Okay, so what did any of that have to do with NYAN? Well, it's the mess of a life that has led to the fall of the price from 60 satoshi to 7 satoshi. If instead my life history for the time since the article had been simply "I was happily employed writing software", then I don't believe we would have dropped below 20 satoshi. It's easy to see in hindsight. If anyone can lend me a time machine, I'm sure I can get some condensed instructions which should improve performance significantly. Otherwise, just going to have more chalked up for the "character building" tally.
So, lessons learned if you are the major buy support for your coin: you need long-term reserves. Whatever you put in bids can be taken out in a moment by a dump for no apparent reason. This is particularly true if you may be quitting your cushy, high-paying job and wandering around without income for an extended period of time. Rather obvious, but hey, maybe someone else can learn from my mistakes. If I'd been bidding as cautiously as I am now from the beginning, I think the price would probably be somewhere from 10-20 satoshi now instead of around 7 satoshi.
It's especially unfortunate given that I wanted to be able to demonstrate the more consistent growth possible building a stable store of value, as opposed to the pump and dumps common in altcoins. And instead we had a pump-and-dump looking graph ourselves after I bid up higher than I was able to sustain, and a large (10+ nillion) instadump crashed the market all the way back down to 1 satoshi momentarily. We've had a few large (2+ nillion) dumps since, but nothing that large. We haven't generally had that large of bids though either.
It's hard to know when I've exhausted the supply at a price level, when it sometimes waits for a couple weeks or even more and then fills all the bids at once. But I want to maximize the minimum price paid because I think that's important for building confidence in a store of value long-term, which is one of my core goals for NYAN.
At the same time, we're still up from the lowest parts of the floor and where I found it. Since I own about 30% [g], the very cheapest supply has been taken off the market. I plan to keep on buying up "cheap NYAN" as much as I can. I've bought up to 60 satoshi before, I'll probably buy up that high this time around. I've got a token 100,000 NYAN ask at 300 satoshi; I hope never to sell lower.
Conclusions
Now I try to wrap it all together as if I saw this all coming and am the wise expert, despite having had about 90% drop in price in the last year after bidding too high. My original concept was taking the "minimum viable coin" and reviving it to a powerhouse as a textbook example in how to do it.
Part of my core concept in this is the arbitrariness of value: throughout history, humans have chosen any number of things as a store of value for the time: salt, large rocks, certain metals, disks, marked sticks, and so forth. While there has generally been a certain logic in the choice, in that there is a locally restricted supply in one way or another, and so forth, from the perspective of other centuries or cultures the choices can seem quite strange. Growing up, I was always struck by how strange the notion of salt being limited and valuable seemed in a world where people were trying to reduce intake and large amounts could be bought for trivial sums. And yet, a key nutrient necessary for life fundamentally makes more sense as being valuable than notched sticks or printed paper or a piece of plastic with some encoded information.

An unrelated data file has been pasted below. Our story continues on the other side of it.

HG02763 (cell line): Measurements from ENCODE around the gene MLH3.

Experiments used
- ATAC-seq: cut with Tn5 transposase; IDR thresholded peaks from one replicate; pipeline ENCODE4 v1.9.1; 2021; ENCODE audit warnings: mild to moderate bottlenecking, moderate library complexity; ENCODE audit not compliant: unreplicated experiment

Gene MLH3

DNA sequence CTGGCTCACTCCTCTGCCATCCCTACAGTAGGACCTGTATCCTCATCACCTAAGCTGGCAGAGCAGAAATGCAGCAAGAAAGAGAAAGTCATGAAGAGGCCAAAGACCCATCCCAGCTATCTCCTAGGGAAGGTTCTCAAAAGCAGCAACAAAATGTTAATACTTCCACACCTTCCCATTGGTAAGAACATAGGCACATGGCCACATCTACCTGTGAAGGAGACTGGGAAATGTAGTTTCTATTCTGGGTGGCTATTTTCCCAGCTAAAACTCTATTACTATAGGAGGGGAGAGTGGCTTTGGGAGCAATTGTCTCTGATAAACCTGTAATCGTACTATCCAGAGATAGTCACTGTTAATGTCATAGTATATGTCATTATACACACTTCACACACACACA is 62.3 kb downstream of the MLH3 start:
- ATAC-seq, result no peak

Humans have perpetually come up with stranger and stranger ways of storing and transferring value. Each new step, as always, comes with its own disadvantages and, frankly, has generally appeared nonsensical at best and fraudulent at worst to the status quo. Which doesn't mean that each new attempt is valuable. The gold bugs always like to point out that every fiat currency ultimately returns to its true value of zero. And the skeptics of cryptocurrency argue that all cryptocurrencies will eventually return to their true value of zero.
It's certainly possible. And it's possible the USD will hyperinflate someday. I tend to try the moderate view for a plausible guess of the future. By that type of logic, I would guess that over the course of decades, USD will in general lose value, and cryptocurrency will tend to slowly gain value. That might not seem the moderate view, but USD not losing value over decades would be truly shocking. And hyperinflation has been predicted since the USD went off the gold standard, or before. So some amount of inflation less than hyperinflation seems like the safe guess (but then, the Titanic arriving would also have seemed like the safe guess to me). And with cryptocurrency, I think it's clear by now the technology will continue to survive. So my first question is with what overall value as a market? It could go down, of course, but that seems unlikely in an already small, young market. Even if all the current crop die off and are replaced, whatever cryptocurrencies are around should be able to do better than a handful of billion in market cap in my view.